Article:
My friend had never heard of Opportunity International so we got on the subject of micro finance lending. Inevitably it turned into a political conversation and he expressed an opinion that most African countries (and other 3rd world nations) are in the position they are in because of their own fault (political corruption and such), and most of them were better off in every economic way when under the rule of a colonial power. This is not the first time I've heard this comment, and each time I do it saddens me. It saddens me not because someone does not agree with my opinion, but that someone who is very smart with a college degree and has traveled extensively throughout the world can look at the situation of extreme poverty and respond with, "They created this problem for themselves and need to fix it. If we give them our money their corrupt government is just going to steal it from them anyway." I may be overstating his position but it was clear that he did not find it realistic to try and end world poverty. (I define poverty in this case as the 50% of people in the world living on less than $2 per day.)

I recommended that he should read "The End of Poverty" by Jeffrey Sachs (I've posted about it before here). I also asked him, "If they did create the problem are we not in some way, as the wealthiest nation on Earth, responsible to help them?"

I know that there are at least a couple of readers of this blog out there and I'd like to know your thoughts. Can we as Westerners (or a least Americans) actually make a financial difference in economic support of 3rd world countries, or are we really just giving our hard earned money to a problem that will always exist?

Further more, if you are the in the top 10% of income earners in the US do you have a responsibility to help?

December 12, 2007

Importance of Fellowship

One of my favorite things about being self employed is getting to fellowship with friends in the morning over coffee. This morning I got hang with DJ at his SWEET pad in Santa Barbara. This place is seriously amazing because it has a view that is unique even in Santa Barbara. You can see Ventura and north Goleta practically. DJ and I were going to meet at Whales Tail downtown but we decided to have breakfast at the Freedom House instead. Crystal cooked us an amazing breakfast of French toast coated with corn flakes and almonds. It was 5-star style eating, plus we ate on the patio (which DJ had never done!) and had an amazing view to go with the amazing meal. Thanks Crystal! We also had mimosas with Dom Perignon that was left over from a get together the previous night...livin' the high life!DJ and I talked about how much fun it was to be able to just hang out in the morning to do what we felt was important (which may be to work, read, or fellowship) versus rush to be at work at 8:00 am. I really feel so blessed to have the freedom to do this and have friends like DJ to hang with and enjoy time together.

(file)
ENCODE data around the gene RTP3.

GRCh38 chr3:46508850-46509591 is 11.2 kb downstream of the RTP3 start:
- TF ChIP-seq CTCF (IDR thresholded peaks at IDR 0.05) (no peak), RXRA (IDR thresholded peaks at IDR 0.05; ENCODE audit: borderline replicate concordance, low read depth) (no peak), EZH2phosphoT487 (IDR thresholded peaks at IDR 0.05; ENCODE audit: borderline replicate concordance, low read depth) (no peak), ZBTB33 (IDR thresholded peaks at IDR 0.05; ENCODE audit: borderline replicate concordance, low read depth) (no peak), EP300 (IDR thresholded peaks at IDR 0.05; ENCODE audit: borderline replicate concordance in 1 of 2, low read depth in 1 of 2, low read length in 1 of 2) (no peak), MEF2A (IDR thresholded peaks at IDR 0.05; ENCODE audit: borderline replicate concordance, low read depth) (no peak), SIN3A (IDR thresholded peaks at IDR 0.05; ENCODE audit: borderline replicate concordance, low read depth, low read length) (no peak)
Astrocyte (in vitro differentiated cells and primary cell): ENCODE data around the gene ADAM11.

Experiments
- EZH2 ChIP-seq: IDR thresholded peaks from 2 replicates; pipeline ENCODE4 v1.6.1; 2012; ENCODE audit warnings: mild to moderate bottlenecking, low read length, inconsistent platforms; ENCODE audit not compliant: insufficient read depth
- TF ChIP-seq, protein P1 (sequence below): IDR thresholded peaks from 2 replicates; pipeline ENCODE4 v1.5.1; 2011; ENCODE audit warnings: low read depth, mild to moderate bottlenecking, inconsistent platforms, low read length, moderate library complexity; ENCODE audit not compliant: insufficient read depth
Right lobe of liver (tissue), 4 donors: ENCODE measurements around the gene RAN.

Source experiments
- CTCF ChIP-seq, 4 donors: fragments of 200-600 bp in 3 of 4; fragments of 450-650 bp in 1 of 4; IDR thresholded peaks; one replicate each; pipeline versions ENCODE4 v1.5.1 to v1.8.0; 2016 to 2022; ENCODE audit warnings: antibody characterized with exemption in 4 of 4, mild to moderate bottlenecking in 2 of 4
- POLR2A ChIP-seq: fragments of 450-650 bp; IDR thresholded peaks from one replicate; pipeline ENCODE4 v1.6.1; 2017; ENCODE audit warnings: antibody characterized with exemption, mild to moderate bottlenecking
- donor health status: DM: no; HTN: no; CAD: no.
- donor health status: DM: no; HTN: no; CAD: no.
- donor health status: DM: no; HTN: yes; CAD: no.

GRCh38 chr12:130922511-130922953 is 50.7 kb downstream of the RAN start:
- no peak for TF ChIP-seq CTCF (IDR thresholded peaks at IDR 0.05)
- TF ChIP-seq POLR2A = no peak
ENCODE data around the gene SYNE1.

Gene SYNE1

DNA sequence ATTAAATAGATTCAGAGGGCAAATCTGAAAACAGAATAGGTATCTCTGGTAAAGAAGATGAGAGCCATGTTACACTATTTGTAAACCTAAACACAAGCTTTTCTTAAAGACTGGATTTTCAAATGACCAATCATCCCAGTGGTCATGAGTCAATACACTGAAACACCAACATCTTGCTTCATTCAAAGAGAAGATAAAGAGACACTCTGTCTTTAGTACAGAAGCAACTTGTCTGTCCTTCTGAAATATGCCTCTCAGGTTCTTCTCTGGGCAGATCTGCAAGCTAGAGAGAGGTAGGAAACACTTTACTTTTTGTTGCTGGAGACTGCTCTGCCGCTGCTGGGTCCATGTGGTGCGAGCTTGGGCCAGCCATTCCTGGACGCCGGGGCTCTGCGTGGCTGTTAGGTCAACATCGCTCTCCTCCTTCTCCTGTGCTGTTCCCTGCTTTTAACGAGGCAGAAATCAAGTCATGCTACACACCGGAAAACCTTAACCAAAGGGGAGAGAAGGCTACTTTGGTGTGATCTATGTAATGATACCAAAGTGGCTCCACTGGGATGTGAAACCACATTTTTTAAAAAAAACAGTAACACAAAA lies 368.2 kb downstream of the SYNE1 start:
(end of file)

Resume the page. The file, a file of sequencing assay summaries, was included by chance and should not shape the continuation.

The view from DJ's patio as displayed by my iPhone!

December 10, 2007

I love my wife!

It was my birthday this past Friday. I turned 32 but I still feel 28. 28 is a good age I think.

My wonderful wife Chrystal (and my parents) surprised me with an iPhone. This is my 3rd PDA phone and it is by far the best. I'm a recent mac convert (switched when they went dual core processor) and I love the experience. Apple knows how to deliver an unparalleled experience.
Thanks sweetie for the best phone ever made!

That's Disgusting!

As a frequent traveler this video makes me want to throw-up. I've stayed at each of these brands multiple times and drank from hotel drinking glasses bunches of times. I'm always a little wary of the bedding and check to ensure it appears clean (I once found dirty underwear in my hotel bed!), but I've never found the glasses to appear dirty.

This is one of those things that would make me just not drink from the glasses though.

Don't Ever Drink From Hotel Glasses